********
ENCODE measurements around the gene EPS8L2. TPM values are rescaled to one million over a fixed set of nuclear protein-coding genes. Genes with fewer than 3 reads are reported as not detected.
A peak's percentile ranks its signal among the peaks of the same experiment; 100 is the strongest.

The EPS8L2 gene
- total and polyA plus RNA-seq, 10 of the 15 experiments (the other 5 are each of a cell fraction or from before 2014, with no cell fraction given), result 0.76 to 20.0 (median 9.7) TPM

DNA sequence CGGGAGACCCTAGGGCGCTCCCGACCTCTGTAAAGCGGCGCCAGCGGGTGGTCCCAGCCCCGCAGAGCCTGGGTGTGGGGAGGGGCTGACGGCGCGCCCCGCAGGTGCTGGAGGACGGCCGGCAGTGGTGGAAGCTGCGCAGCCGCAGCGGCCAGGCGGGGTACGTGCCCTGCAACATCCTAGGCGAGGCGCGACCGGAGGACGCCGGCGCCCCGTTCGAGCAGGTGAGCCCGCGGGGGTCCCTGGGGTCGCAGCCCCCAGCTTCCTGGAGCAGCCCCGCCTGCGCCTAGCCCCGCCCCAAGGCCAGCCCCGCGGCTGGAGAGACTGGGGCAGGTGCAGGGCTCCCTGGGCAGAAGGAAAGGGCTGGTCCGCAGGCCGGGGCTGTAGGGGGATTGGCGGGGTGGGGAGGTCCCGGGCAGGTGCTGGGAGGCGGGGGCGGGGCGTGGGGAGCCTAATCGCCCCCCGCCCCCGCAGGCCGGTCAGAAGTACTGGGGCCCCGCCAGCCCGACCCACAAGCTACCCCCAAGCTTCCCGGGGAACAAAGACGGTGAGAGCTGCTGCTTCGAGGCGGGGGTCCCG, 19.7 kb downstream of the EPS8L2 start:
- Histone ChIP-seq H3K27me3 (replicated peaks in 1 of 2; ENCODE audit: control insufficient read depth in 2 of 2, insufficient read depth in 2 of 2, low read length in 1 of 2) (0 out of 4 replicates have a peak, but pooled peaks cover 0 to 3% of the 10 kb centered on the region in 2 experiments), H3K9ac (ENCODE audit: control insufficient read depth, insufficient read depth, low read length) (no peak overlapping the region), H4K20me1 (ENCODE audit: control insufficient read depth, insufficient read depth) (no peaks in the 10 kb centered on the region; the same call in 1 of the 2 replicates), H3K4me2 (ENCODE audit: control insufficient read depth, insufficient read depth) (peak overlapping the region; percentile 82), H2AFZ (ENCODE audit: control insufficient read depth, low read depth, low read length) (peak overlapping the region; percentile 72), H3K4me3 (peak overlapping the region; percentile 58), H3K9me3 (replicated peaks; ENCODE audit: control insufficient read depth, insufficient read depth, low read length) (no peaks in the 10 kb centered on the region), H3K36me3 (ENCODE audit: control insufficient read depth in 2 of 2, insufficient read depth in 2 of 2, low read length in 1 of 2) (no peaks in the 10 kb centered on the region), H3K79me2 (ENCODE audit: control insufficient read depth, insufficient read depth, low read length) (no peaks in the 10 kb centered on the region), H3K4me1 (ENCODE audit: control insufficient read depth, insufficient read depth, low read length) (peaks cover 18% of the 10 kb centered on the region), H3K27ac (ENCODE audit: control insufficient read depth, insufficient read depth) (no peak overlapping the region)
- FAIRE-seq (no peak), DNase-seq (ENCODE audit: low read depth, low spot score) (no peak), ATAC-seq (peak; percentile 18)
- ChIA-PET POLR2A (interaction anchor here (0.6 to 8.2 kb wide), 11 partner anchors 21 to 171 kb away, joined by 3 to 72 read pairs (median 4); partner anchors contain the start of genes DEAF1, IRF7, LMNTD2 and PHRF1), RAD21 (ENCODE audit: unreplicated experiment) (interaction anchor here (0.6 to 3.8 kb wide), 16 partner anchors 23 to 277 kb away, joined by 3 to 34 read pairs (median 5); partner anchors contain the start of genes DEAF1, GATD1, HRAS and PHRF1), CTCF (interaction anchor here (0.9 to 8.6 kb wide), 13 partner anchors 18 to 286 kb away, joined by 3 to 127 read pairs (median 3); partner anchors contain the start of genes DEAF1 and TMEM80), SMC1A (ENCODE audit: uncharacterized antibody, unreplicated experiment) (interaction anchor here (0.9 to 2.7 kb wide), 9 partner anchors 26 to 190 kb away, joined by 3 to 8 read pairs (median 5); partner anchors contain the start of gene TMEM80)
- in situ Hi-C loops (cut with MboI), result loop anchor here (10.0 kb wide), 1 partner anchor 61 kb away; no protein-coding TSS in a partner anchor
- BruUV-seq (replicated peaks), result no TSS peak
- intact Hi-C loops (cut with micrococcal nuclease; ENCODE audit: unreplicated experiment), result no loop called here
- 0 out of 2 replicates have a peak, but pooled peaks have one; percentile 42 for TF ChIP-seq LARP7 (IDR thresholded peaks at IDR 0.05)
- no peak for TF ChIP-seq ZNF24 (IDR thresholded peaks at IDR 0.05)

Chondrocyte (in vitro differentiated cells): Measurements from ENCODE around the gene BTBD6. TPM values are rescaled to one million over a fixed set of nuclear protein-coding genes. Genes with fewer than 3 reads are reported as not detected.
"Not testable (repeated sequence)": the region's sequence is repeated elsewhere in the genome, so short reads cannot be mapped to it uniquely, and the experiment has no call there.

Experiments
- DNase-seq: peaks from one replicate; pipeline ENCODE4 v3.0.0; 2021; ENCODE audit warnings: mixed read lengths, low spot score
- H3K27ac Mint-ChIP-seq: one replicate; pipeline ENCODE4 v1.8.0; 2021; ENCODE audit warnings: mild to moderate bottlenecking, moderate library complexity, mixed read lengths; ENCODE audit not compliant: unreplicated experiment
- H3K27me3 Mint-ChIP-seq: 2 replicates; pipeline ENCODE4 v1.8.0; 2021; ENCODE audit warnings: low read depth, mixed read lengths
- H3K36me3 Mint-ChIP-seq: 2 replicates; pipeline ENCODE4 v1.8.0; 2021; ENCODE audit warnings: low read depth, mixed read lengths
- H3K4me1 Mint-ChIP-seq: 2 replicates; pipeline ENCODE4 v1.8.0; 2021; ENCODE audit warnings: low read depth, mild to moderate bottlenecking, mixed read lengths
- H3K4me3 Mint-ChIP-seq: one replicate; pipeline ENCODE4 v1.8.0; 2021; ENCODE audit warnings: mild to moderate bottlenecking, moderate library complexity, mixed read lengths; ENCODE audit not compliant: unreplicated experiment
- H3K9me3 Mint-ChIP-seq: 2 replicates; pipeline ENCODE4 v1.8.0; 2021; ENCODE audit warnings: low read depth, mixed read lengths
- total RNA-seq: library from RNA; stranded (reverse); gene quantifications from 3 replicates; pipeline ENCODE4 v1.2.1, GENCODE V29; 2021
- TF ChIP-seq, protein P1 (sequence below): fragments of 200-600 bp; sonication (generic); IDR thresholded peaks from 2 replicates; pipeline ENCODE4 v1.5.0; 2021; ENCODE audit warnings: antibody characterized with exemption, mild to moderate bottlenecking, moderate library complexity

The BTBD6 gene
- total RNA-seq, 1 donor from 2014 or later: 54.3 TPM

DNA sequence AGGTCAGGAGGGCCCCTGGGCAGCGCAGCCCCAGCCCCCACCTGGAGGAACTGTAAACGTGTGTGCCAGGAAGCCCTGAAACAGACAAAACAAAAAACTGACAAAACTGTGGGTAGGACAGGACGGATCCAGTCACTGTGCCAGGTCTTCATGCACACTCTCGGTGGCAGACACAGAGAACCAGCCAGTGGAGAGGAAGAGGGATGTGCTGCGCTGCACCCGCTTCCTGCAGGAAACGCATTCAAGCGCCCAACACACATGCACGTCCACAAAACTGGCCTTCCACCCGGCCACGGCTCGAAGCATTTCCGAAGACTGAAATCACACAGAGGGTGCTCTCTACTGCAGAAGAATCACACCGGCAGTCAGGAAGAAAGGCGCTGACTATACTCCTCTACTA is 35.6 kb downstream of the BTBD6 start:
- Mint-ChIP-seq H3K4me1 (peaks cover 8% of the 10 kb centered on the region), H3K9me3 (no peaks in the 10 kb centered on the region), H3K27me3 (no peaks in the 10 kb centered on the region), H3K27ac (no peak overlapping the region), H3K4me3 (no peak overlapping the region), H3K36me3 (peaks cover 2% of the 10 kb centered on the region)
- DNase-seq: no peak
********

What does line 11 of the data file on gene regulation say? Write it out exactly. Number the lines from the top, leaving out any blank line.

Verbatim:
- intact Hi-C loops (cut with micrococcal nuclease; ENCODE audit: unreplicated experiment), result no loop called here